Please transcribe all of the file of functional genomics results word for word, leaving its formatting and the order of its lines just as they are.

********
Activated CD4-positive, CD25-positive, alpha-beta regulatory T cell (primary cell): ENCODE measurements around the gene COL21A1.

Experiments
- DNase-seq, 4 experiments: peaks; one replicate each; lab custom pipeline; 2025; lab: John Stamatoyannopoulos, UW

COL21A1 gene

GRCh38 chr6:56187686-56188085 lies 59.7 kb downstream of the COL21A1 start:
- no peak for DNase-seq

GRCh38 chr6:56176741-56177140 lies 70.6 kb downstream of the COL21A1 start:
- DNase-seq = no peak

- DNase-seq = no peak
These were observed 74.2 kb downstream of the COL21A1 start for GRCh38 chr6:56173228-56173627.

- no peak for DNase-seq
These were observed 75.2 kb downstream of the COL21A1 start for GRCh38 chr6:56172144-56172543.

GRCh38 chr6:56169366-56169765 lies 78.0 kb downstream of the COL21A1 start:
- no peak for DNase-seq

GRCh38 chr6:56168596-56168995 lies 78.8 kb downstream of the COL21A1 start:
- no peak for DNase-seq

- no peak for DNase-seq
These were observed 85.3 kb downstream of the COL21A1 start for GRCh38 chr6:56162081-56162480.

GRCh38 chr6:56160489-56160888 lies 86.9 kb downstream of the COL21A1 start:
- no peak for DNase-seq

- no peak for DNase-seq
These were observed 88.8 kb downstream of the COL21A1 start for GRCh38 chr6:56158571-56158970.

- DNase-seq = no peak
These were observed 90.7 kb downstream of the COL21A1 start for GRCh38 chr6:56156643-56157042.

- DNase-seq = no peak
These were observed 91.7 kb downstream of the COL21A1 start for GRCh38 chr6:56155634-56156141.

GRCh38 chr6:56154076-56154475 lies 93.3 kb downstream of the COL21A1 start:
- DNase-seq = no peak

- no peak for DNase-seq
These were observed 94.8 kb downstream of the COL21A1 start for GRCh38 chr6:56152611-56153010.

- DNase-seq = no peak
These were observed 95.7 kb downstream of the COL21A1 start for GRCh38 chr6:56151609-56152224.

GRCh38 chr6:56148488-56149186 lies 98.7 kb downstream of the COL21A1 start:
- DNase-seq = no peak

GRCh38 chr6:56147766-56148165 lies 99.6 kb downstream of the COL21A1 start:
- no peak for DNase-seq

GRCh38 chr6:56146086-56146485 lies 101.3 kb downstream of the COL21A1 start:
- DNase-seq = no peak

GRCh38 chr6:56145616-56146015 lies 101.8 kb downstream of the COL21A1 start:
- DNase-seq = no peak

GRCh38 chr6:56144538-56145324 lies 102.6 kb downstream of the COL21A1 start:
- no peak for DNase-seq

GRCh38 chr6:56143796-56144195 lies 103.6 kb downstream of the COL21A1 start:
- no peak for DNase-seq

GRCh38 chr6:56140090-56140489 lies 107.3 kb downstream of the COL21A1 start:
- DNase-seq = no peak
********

Activated CD4-positive, CD25-positive, alpha-beta regulatory T cell (primary cell): ENCODE measurements around the gene COL21A1.

Experiments
- DNase-seq, 4 experiments: peaks; one replicate each; lab custom pipeline; 2025; lab: John Stamatoyannopoulos, UW

COL21A1 gene

GRCh38 chr6:56187686-56188085 lies 59.7 kb downstream of the COL21A1 start:
- no peak for DNase-seq

GRCh38 chr6:56176741-56177140 lies 70.6 kb downstream of the COL21A1 start:
- DNase-seq = no peak

- DNase-seq = no peak
These were observed 74.2 kb downstream of the COL21A1 start for GRCh38 chr6:56173228-56173627.

- no peak for DNase-seq
These were observed 75.2 kb downstream of the COL21A1 start for GRCh38 chr6:56172144-56172543.

GRCh38 chr6:56169366-56169765 lies 78.0 kb downstream of the COL21A1 start:
- no peak for DNase-seq

GRCh38 chr6:56168596-56168995 lies 78.8 kb downstream of the COL21A1 start:
- no peak for DNase-seq

- no peak for DNase-seq
These were observed 85.3 kb downstream of the COL21A1 start for GRCh38 chr6:56162081-56162480.

GRCh38 chr6:56160489-56160888 lies 86.9 kb downstream of the COL21A1 start:
- no peak for DNase-seq

- no peak for DNase-seq
These were observed 88.8 kb downstream of the COL21A1 start for GRCh38 chr6:56158571-56158970.

- DNase-seq = no peak
These were observed 90.7 kb downstream of the COL21A1 start for GRCh38 chr6:56156643-56157042.

- DNase-seq = no peak
These were observed 91.7 kb downstream of the COL21A1 start for GRCh38 chr6:56155634-56156141.

GRCh38 chr6:56154076-56154475 lies 93.3 kb downstream of the COL21A1 start:
- DNase-seq = no peak

- no peak for DNase-seq
These were observed 94.8 kb downstream of the COL21A1 start for GRCh38 chr6:56152611-56153010.

- DNase-seq = no peak
These were observed 95.7 kb downstream of the COL21A1 start for GRCh38 chr6:56151609-56152224.

GRCh38 chr6:56148488-56149186 lies 98.7 kb downstream of the COL21A1 start:
- DNase-seq = no peak

GRCh38 chr6:56147766-56148165 lies 99.6 kb downstream of the COL21A1 start:
- no peak for DNase-seq

GRCh38 chr6:56146086-56146485 lies 101.3 kb downstream of the COL21A1 start:
- DNase-seq = no peak

GRCh38 chr6:56145616-56146015 lies 101.8 kb downstream of the COL21A1 start:
- DNase-seq = no peak

GRCh38 chr6:56144538-56145324 lies 102.6 kb downstream of the COL21A1 start:
- no peak for DNase-seq

GRCh38 chr6:56143796-56144195 lies 103.6 kb downstream of the COL21A1 start:
- no peak for DNase-seq

GRCh38 chr6:56140090-56140489 lies 107.3 kb downstream of the COL21A1 start:
- DNase-seq = no peak